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Other Cities Overcame Duke’s Objections to Light Rail

Minnapolis’ Washington Avenue is thriving after the addition of light rail and bike facilities. Photo: Greater Greater Washington

Duke University may have dealt the final blow to Durham's $3-billion light rail plans when it refused to enter into mediation with transit leaders last week, citing a "lack of workable solutions."

But recent history in other cities with light rail lines near university research centers shows there is a simple workable solution to this problem. In Minneapolis and Seattle, for example, concerns raised by universities about the very same issues were overcome using a special vibration-absorbing construction add-on called a "floating slab."

As a result, the University of Washington and University of Minnesota communities enjoy huge benefits in terms of transit access.

Duke officials stunned the region late last month when they announced they would not sign an essential agreement to allow the 18-mile light rail project to use university-owned land, effectively killing the project, which is facing hard deadlines to apply for federal funding. The effusiveness of Duke's concerns, outlined in a recent report by Triangle Transit raises questions about their sincerity. But one of the key concerns at this stage, Duke says, is that vibrations and electromagnetic fields from the light rail will interfere with tests and research at its university affiliated medical center. Duke refused to comment for this story.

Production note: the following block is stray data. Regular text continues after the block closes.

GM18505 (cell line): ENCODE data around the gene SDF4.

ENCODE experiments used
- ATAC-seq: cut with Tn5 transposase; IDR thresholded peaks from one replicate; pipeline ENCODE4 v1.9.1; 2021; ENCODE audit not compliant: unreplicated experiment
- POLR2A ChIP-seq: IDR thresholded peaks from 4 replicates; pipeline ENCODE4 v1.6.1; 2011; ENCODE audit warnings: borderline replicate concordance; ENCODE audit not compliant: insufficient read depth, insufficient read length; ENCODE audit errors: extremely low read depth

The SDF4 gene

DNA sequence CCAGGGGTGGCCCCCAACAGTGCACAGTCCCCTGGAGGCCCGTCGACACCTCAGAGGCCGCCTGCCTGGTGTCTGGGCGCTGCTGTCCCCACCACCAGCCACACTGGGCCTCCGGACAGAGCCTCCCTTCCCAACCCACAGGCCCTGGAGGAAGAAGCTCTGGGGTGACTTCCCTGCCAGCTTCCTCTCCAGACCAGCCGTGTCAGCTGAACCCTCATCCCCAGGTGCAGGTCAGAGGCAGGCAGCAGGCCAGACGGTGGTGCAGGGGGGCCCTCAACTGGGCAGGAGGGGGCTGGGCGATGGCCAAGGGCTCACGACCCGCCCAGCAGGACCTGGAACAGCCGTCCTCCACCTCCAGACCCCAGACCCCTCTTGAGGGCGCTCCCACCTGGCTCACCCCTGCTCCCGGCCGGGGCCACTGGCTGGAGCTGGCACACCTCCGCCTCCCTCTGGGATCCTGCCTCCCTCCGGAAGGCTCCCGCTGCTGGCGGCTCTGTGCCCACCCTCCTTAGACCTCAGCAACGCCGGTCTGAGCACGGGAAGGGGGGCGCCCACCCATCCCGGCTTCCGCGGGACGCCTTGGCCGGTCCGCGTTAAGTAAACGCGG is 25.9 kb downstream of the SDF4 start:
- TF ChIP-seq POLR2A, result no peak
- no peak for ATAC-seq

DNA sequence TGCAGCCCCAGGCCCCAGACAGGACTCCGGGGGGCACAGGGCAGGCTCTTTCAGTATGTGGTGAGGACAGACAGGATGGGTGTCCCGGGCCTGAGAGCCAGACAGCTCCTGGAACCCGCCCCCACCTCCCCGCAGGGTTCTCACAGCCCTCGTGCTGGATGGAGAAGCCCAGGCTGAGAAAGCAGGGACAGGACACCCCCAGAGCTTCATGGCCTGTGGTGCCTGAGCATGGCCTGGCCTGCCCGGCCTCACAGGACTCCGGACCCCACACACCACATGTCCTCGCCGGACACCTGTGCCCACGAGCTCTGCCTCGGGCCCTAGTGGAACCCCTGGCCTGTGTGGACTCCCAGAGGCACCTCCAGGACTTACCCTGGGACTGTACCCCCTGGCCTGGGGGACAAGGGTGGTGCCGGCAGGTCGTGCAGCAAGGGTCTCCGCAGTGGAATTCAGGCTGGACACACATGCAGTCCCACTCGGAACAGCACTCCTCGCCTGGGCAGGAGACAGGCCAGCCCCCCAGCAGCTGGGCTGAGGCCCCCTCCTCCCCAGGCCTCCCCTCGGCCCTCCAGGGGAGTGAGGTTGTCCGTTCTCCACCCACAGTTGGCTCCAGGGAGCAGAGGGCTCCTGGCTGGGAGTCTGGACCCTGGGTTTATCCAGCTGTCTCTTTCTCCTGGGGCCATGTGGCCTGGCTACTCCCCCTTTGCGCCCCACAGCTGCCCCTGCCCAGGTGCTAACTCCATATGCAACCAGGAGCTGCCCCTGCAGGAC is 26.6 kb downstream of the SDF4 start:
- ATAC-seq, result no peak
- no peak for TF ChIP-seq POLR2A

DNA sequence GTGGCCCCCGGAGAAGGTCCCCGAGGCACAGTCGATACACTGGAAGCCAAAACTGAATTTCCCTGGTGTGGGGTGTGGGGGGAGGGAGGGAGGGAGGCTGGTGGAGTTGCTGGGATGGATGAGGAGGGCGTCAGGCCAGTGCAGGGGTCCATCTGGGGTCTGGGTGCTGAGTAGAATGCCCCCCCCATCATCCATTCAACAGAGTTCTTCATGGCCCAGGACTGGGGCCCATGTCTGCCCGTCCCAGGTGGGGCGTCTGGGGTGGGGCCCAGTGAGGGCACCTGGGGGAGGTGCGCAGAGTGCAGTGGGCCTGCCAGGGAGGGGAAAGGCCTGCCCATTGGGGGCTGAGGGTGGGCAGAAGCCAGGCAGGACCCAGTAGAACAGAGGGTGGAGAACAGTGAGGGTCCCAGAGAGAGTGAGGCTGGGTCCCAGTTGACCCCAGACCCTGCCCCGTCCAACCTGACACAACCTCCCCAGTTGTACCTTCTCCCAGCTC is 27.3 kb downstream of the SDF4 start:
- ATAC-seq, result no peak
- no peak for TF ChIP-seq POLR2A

But here in a January 2018 blog post, Seattle's Sound Transit explains how it helped alleviate those same concerns:

The tracks will sit on a series of extra-dense concrete slabs that each weigh 11,000 pounds. The concrete mixture used to make the slabs includes a special type of hematite sourced from a site near Duluth, Minn. that was selected for its heavy weight and non-magnetic properties.

Each of the 1,618 slabs will sit on custom-built rubber pads sourced in part for their durability and vibration-absorbing properties.

Mitigation in that project cost about $43 million in total and included moving some labs, the Seattle Times reports.

Sound Transit installed this "floating" concrete slab to reduce vibrations for its University Link light rail project. Photo: Sound Transit
Sound Transit installed this "floating" concrete slab to reduce vibrations for its University Link light rail project. Photo: Sound Transit

Sound Transit installed this "floating" concrete slab to reduce vibrations for its University Link light rail project.

The Twin Cities used a similar design to minimize vibrations near University of Minnesota labs for its $1 billion Green Line light rail project, which runs through campus on its 11-mile route from St. Paul to downtown Minneapolis.

The transit agency there also conducts annual testing of vibrations, and has committed to keeping them below agreed upon levels.

Both of these projects, it should be noted, have been major successes. Minneapolis' green line bested its ridership projections by about 50 percent, and carries about 40,000 daily riders. Seattle's University Link Light Rail extension was a huge ridership boon for the agency, adding about 50 percent to the system's total ridership.

Connecting light rail to universities can be complex but it tends to pay big dividends in terms of ridership.

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